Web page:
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Kathleen Wynne sits in a chair next to Ralph Lean
Credit: Justin Chandler
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Premier answers students’ questions at Ryerson talk

By Justin Chandler

Ontario Premier Kathleen Wynne answered questions from Ryerson students about her government’s policies and actions Thursday afternoon.

Wynne spoke with lawyer and Ryerson visiting professor Ralph Lean, who organized the question and answer session as part of a speaker series co-hosted by Professor Asher Alkoby’s Regulation, Government and Socially Responsible Management class. The talk took place at the Ted Rogers School of Management.

Here are the highlights:


Lean asked Wynne what she thought about Republican candidate Donald Trump winning the United States election Tuesday.

Wynne said she “did not see it coming.”

“There are many things for us to worry about in the outcome, quite frankly,” Wynne said. She said Trump’s protectionist rhetoric is worrying for the Ontario economy, which relies on free trade.

“It’s a real problem that the president-elect doesn’t see the problem of climate change, in my opinion,” Wynne said.


A student asked what the Ontario government will do to ensure party fundraising doesn’t allow wealthy donors more influence than average people. Wynne said her party is changing the rules to prevent politicians from attending fundraisers.

The liberals came under fire earlier this year for taking large donations in return for face time with ministers.

Wynne said fundraising does not sway politicians, but that something must be done to address the negative perception people have of it.

ORPP spending

A student asked Wynne how she justified spending on the Ontario Retirement Pension Plan (ORPP), a proposed retirement plan the provincial Liberals were developing but scrapped when the federal government decided to increase Canada Pension Plan benefits.

The Wynne government spent about $70 million on the ORPP, including $3.7 million in compensation payments for employees at the corporation that was to administer the plan.

Wynne reiterated what she said before when criticized about these costs. “Had we not done that work … we would not have been in able to push the notion that we needed to have CPP enhancement,” she said.

Wynne said the government had to pay a lot to get the best people to oversee the plan.  


Lean asked if climate agreements such as the one reached in Paris in April go far enough to be of any use.

Wynne said setting targets is an effective means for reducing emissions.

“We can make absolute reductions if we take action,” she said.

Funding Catholic schools

Wynne said she’s grappled with the question of whether to publicly fund Catholic schools for years. She was asked why Ontario does so when it doesn’t fund other religious schools.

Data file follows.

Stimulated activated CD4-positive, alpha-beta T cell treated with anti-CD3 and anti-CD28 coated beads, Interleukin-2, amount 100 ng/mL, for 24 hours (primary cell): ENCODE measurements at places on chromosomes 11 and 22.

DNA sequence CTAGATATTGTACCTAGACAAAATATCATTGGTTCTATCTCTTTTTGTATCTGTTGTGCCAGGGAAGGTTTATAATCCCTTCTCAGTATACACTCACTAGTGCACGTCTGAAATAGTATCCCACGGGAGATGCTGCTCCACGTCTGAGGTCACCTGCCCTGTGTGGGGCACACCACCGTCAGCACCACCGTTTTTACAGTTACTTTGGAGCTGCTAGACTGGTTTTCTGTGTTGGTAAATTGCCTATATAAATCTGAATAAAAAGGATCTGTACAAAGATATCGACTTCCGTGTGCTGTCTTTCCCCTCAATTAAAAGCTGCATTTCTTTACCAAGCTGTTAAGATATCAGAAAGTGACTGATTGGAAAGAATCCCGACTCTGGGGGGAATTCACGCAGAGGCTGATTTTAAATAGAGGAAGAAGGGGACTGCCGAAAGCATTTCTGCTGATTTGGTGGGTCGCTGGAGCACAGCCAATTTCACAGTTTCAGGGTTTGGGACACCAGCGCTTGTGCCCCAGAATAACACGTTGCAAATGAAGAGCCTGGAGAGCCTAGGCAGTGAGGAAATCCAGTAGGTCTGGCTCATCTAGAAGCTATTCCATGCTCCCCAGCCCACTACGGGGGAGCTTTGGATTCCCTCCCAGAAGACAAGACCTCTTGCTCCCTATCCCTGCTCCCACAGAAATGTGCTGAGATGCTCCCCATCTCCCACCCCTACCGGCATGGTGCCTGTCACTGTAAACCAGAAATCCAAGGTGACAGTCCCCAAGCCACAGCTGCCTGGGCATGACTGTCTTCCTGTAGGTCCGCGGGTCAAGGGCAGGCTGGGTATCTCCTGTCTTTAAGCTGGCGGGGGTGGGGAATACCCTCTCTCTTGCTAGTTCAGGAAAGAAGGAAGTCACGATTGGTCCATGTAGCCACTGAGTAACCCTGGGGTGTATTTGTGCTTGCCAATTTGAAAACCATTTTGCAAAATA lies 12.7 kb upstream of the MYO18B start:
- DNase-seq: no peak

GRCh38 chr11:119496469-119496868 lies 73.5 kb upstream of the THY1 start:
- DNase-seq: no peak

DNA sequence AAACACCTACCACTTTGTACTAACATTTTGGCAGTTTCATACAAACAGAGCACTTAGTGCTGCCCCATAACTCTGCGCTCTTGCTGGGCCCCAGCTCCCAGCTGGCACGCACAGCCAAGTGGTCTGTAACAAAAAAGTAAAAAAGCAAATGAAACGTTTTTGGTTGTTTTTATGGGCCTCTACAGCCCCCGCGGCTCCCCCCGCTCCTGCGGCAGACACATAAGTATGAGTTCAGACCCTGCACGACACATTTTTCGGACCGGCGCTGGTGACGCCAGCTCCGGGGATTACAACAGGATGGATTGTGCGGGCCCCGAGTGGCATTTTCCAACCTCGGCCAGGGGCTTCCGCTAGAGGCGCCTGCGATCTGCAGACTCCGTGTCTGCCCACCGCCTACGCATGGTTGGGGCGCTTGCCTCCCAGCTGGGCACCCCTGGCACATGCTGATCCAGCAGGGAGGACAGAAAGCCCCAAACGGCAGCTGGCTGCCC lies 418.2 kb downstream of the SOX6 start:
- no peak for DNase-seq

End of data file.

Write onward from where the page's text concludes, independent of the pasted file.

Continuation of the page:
The Ontario education system is not set up the way Wynne would set it up now, she said. But she suggested the issue is too politically contentious for the government to deal with.

“We are not gonna to enter into a decade-long civil battle about church and state,” Wynne said.

“It would be a huge and hugely divisive issue.”

Rather the government will push Ontario’s different school boards to work more closely together.

She said non-Catholic parents in her riding send their children to Catholic schools so they can learn about spirituality.

Queer activism

Wynne, a lesbian, was asked if she might embrace an activist role to support LGBTQ2S people. She said she’s never been comfortable billing herself as an activist or taking credit from those who say she advanced queer people’s fight for equality by becoming the first openly gay premier.

Wynne said she lived with “white, female heterosexual privilege” until she came out at 37-years-old.

She said she’s still working to defend queer people’s rights and thinks the new sex-ed curriculum, which teaches that there are different sexualities, is one way to do so.

Human rights abroad

Citing China, India and Israel as examples, one person asked Wynne if she’s turned a blind eye to poor human rights records in places where she’s tried to forge stronger business ties.

Wynne said she always talks about human rights when she travels to countries that lack strong rights protection.

“I threaten the status quo in those countries just by showing up,” she said.

Women in business

“I think having a 30 per cent target [for women] on boards is a good objective,” Wynne said when asked how to get more women onto businesses’ boards.

She said she prefers targets to quotas.

All the research shows companies would be more successful if they had more women on their boards, Wynne said.

Wynne’s cabinet is 40 per cent female.

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